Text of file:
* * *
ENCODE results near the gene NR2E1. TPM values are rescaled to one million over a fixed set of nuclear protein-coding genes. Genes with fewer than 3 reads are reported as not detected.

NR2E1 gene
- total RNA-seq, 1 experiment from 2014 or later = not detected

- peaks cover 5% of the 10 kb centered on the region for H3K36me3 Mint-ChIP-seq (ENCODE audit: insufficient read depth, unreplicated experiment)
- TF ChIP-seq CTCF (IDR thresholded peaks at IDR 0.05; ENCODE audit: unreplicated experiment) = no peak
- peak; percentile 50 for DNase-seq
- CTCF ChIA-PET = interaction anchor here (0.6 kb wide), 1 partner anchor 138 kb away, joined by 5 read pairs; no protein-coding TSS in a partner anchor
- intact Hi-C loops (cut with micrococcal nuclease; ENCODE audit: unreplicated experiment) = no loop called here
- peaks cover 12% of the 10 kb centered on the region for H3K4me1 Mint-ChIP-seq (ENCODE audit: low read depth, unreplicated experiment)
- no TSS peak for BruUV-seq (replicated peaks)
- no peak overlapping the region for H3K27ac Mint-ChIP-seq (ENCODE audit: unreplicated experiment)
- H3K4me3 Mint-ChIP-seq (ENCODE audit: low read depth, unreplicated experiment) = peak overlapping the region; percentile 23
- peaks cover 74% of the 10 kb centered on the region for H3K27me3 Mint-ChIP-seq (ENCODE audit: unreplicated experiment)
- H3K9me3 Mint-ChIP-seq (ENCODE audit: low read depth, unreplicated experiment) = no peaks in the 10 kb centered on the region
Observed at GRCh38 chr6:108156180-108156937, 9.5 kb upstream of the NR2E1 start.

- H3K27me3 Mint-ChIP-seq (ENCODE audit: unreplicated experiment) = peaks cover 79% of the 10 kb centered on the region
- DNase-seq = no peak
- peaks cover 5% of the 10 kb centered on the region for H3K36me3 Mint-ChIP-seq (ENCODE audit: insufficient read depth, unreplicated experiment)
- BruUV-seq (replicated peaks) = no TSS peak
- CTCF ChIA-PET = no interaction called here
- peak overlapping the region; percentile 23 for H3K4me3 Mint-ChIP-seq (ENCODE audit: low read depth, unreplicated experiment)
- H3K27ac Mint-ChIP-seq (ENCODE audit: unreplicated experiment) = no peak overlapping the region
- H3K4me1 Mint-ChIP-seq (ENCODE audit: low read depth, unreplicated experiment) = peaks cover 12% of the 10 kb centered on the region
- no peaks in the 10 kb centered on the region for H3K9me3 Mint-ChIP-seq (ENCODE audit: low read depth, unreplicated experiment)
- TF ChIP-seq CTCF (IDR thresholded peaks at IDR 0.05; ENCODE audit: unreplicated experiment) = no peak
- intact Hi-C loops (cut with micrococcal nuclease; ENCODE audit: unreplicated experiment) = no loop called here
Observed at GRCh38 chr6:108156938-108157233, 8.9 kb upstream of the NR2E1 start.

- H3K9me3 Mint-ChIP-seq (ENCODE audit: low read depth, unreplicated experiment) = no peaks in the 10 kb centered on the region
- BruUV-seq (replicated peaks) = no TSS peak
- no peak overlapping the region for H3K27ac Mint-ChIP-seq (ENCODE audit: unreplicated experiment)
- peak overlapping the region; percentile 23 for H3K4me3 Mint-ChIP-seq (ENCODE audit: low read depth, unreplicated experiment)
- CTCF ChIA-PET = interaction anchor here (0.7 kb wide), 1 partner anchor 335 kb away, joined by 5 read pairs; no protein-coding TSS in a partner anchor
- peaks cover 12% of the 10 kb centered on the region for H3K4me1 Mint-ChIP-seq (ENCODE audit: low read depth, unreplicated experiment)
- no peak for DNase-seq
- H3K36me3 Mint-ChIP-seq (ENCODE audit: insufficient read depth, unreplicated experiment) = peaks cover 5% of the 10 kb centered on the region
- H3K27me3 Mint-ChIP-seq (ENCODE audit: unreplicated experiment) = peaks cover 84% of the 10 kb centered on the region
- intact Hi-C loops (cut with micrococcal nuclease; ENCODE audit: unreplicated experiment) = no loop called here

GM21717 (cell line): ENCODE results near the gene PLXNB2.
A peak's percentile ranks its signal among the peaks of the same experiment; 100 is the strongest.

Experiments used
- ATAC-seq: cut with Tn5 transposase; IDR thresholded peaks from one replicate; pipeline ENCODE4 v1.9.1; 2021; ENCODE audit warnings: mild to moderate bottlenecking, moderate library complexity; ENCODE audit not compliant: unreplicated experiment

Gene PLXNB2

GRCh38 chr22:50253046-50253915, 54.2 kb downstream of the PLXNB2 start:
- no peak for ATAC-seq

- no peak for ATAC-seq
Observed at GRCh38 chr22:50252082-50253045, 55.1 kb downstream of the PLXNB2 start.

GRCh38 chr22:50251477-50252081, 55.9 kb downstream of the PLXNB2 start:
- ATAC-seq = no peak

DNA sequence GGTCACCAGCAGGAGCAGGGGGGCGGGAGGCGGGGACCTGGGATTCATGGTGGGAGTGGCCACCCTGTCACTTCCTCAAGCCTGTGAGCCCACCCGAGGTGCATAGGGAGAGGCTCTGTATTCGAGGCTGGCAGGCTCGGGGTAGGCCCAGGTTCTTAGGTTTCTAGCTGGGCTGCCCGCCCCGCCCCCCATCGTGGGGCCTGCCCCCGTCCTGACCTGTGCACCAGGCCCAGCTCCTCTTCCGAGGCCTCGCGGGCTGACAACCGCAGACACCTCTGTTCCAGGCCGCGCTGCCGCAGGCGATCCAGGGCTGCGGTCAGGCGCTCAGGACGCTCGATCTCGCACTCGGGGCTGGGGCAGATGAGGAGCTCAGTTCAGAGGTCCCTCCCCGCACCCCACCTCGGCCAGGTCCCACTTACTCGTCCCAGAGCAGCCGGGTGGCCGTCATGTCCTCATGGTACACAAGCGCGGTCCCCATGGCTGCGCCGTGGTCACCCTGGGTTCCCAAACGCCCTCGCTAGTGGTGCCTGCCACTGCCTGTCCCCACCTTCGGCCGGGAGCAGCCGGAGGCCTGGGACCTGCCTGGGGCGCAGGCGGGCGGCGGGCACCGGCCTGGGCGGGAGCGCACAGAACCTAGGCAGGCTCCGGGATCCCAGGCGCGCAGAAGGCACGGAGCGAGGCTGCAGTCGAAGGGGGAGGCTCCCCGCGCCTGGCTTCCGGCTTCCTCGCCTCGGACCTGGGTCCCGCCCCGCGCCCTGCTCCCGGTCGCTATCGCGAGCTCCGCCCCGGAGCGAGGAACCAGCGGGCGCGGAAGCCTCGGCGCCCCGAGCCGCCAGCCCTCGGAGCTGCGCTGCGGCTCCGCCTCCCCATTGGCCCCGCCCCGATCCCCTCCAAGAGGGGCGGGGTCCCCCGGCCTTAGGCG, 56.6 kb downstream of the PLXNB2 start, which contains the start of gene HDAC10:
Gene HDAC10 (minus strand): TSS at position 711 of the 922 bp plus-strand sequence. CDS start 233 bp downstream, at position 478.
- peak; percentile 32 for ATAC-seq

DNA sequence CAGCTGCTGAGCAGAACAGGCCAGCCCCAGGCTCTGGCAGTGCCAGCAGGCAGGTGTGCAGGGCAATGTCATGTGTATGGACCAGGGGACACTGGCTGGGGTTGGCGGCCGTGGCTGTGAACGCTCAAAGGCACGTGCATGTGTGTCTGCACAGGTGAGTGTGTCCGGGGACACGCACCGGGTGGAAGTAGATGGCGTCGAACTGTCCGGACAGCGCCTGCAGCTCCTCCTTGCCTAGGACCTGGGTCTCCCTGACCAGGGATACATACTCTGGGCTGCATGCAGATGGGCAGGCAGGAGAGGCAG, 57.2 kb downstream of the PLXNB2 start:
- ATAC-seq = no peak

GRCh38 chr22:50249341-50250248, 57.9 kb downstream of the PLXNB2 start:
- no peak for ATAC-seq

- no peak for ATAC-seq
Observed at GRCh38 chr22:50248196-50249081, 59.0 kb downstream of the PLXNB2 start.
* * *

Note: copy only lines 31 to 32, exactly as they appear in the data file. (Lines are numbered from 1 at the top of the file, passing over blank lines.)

- peak overlapping the region; percentile 23 for H3K4me3 Mint-ChIP-seq (ENCODE audit: low read depth, unreplicated experiment)
- CTCF ChIA-PET = interaction anchor here (0.7 kb wide), 1 partner anchor 335 kb away, joined by 5 read pairs; no protein-coding TSS in a partner anchor